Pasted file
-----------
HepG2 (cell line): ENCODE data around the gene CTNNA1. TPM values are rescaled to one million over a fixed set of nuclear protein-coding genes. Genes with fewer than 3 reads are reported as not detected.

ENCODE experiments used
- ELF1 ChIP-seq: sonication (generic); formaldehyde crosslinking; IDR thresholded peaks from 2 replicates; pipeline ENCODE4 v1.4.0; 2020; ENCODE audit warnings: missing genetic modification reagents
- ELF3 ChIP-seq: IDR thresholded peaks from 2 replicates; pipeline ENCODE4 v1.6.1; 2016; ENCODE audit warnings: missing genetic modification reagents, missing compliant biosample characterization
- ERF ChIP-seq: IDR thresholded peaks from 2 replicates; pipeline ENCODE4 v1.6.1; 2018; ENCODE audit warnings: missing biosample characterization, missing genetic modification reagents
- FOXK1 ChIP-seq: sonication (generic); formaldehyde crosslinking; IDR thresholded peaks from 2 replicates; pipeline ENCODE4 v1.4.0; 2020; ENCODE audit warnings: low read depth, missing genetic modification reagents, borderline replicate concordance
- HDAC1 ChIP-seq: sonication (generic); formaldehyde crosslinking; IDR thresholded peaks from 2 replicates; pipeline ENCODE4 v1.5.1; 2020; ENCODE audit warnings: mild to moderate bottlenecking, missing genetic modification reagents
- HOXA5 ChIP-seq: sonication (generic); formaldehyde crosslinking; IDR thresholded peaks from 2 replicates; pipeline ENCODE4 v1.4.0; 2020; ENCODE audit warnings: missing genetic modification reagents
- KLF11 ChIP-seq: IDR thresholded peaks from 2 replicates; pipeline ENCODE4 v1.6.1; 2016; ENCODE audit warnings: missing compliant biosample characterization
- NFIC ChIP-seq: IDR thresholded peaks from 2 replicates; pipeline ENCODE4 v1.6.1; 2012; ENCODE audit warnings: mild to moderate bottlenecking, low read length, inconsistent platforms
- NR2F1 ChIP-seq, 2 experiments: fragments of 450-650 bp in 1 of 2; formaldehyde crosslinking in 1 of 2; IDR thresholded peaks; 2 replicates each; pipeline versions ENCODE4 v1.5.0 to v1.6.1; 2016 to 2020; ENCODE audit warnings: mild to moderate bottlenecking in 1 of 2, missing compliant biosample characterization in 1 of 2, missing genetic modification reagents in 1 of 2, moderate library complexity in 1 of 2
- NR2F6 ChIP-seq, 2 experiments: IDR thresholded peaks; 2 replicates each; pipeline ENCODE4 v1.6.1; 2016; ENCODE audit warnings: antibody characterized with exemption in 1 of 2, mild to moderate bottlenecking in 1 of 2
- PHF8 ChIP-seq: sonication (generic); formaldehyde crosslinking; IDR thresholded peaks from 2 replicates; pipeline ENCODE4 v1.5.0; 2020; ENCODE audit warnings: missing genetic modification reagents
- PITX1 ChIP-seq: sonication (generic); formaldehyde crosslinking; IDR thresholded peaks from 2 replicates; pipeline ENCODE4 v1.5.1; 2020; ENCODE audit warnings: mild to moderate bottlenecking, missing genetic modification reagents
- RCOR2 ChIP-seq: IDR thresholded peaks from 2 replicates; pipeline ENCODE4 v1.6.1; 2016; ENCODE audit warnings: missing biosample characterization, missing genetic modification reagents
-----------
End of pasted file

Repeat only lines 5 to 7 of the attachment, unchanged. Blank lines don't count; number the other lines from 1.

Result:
- ERF ChIP-seq: IDR thresholded peaks from 2 replicates; pipeline ENCODE4 v1.6.1; 2018; ENCODE audit warnings: missing biosample characterization, missing genetic modification reagents
- FOXK1 ChIP-seq: sonication (generic); formaldehyde crosslinking; IDR thresholded peaks from 2 replicates; pipeline ENCODE4 v1.4.0; 2020; ENCODE audit warnings: low read depth, missing genetic modification reagents, borderline replicate concordance
- HDAC1 ChIP-seq: sonication (generic); formaldehyde crosslinking; IDR thresholded peaks from 2 replicates; pipeline ENCODE4 v1.5.1; 2020; ENCODE audit warnings: mild to moderate bottlenecking, missing genetic modification reagents